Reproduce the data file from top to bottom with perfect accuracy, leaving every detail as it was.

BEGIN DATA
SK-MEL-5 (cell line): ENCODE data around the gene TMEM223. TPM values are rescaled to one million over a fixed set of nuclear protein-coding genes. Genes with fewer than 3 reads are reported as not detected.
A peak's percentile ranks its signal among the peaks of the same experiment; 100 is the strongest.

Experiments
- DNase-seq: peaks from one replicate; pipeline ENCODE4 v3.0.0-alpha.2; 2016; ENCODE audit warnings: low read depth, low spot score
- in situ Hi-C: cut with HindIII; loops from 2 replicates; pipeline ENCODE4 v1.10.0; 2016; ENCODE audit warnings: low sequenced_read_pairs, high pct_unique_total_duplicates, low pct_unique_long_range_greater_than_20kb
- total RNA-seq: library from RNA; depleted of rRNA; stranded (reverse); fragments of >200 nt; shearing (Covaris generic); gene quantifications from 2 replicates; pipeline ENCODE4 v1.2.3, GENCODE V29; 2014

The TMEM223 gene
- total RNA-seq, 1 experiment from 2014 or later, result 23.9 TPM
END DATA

SK-MEL-5 (cell line): ENCODE data around the gene TMEM223. TPM values are rescaled to one million over a fixed set of nuclear protein-coding genes. Genes with fewer than 3 reads are reported as not detected.
A peak's percentile ranks its signal among the peaks of the same experiment; 100 is the strongest.

Experiments
- DNase-seq: peaks from one replicate; pipeline ENCODE4 v3.0.0-alpha.2; 2016; ENCODE audit warnings: low read depth, low spot score
- in situ Hi-C: cut with HindIII; loops from 2 replicates; pipeline ENCODE4 v1.10.0; 2016; ENCODE audit warnings: low sequenced_read_pairs, high pct_unique_total_duplicates, low pct_unique_long_range_greater_than_20kb
- total RNA-seq: library from RNA; depleted of rRNA; stranded (reverse); fragments of >200 nt; shearing (Covaris generic); gene quantifications from 2 replicates; pipeline ENCODE4 v1.2.3, GENCODE V29; 2014

The TMEM223 gene
- total RNA-seq, 1 experiment from 2014 or later, result 23.9 TPM